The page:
With continued cooking, the cell walls start to break down. Cell walls are rigid enclosures made up of three different types of structural molecules that have different properties: cellulose, hemicellulose, and pectin. Cellulose—think of the strings in a celery stalk—doesn’t break down readily in cooking, but the other two do. Gradually, hemicellulose and pectin begin to dissolve in the surrounding liquid, which lets the cells separate from each other and collapse. With continued cooking, the plant becomes softer and softer until it is mush.
Almost all of our vegetable recipes call for a water bath temperature of at least 180°F/82°C. This is the temperature at which cell walls begin to weaken significantly, which translates to tender but still toothsome vegetables. We like this temperature for more delicate and quick-cooking produce like asparagus, fresh corn, and bok choy. For sturdier, starchier vegetables, we had success raising the sous vide temperature further. Pectin and hemicellulose start to dissolve between 190°F/88°C and 198°F/92°C. In this range, a carrot softens from snappy to bendy, the perfect texture.
Sous Vide Butter-Poached Corn on the CobYou wouldn't guess it, but corn goes on the list of vegetables (which also includes carrots, sweet potatoes, and parsnips) that benefit significantly from sous vide cooking.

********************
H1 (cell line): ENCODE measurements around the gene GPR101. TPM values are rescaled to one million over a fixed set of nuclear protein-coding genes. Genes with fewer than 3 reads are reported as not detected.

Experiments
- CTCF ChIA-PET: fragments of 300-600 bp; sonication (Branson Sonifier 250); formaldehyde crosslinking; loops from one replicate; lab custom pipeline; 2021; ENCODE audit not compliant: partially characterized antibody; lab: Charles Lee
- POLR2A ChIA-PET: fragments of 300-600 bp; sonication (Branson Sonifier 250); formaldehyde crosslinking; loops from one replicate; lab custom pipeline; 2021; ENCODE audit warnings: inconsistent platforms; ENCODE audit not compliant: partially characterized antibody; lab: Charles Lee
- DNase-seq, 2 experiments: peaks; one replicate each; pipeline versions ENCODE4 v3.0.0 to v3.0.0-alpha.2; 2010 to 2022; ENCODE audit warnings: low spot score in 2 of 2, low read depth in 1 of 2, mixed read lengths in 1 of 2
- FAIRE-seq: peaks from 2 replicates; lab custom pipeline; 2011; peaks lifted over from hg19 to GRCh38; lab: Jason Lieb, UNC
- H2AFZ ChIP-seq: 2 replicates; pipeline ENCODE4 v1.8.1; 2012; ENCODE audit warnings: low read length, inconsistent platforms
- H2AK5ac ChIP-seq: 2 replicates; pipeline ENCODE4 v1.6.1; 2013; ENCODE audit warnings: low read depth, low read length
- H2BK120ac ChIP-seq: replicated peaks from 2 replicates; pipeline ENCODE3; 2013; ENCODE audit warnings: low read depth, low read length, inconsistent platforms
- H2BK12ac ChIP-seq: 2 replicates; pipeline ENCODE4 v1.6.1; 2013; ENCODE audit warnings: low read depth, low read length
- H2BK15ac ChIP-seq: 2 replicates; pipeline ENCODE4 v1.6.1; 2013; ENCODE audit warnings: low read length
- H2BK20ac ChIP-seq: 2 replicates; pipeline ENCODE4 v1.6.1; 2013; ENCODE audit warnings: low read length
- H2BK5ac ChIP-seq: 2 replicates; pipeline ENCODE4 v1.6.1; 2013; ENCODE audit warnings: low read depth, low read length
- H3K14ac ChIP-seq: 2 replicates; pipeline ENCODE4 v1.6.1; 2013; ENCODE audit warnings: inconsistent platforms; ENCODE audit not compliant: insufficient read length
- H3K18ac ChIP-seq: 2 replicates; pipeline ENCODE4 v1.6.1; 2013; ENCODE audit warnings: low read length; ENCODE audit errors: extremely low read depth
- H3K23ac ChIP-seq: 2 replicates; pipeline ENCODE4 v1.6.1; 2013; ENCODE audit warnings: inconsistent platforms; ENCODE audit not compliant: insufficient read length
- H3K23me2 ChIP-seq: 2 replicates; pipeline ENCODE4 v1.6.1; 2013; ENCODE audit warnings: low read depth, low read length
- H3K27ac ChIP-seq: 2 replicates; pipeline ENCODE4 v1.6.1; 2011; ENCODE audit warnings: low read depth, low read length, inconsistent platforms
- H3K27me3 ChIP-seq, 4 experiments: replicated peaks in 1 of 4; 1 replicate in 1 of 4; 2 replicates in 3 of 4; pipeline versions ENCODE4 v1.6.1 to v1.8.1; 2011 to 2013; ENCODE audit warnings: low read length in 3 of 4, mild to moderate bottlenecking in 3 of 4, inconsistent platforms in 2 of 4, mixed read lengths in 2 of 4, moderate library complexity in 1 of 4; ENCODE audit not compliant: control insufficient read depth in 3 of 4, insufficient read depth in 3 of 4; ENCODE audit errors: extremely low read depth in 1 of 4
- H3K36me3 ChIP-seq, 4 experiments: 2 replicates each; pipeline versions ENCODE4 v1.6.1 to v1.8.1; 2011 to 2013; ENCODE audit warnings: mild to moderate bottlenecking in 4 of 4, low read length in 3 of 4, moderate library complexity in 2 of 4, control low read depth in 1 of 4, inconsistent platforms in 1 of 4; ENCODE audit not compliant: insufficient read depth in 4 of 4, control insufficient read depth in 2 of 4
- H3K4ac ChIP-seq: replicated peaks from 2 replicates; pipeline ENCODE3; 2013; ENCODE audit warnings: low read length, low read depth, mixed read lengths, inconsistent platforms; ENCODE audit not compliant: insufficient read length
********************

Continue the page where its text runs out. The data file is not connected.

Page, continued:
Let's Talk About Starch
All plants have cell walls, but some plants have a significant amount of starch as well, which they store inside their cells as a source of energy. Cooking transforms these starchy plants (think potatoes and winter squash) too. In the raw plant, starch is stored in the form of microscopic, tightly clumped starch molecules.
Two ingredients are needed to soften starch molecules: heat and water. If you soak potatoes in cool water, nothing dramatic happens, but as soon as they heat up, the granules start to absorb water. They swell and soften as the water penetrates, and ultimately the granules burst apart. When they do, the starch molecules stretch out and tangle up with each other to create a mesh that holds onto water: the result is a starch gel. Starch in this form is tender and edible.
The starches in different plants have different characteristics, and they burst at different temperatures. Fluffy baking potatoes have starch that bursts and gels around 136°F/57°C, while waxier boiling potatoes don’t unclump their starch until they reach 158°F/70°C. We found that cooking starchy vegetables at relatively high sous vide temperatures rendered them fork-tender, but not mushy. Small red potatoes cooked at 194°F/90°C along with broth or water for 60 to 75 minutes exited the bath tender from end to end, perfect for potato salad or for smashing and crisping up in the oven. Butternut squash cooked at 200°F/93°C for 1½ to 2 hours came out sweet and soft and easily pureed into a silky-smooth side dish.
Whether you’re cooking bok choy, potato puree, or butternut squash, just remember: It all comes down to the cell walls.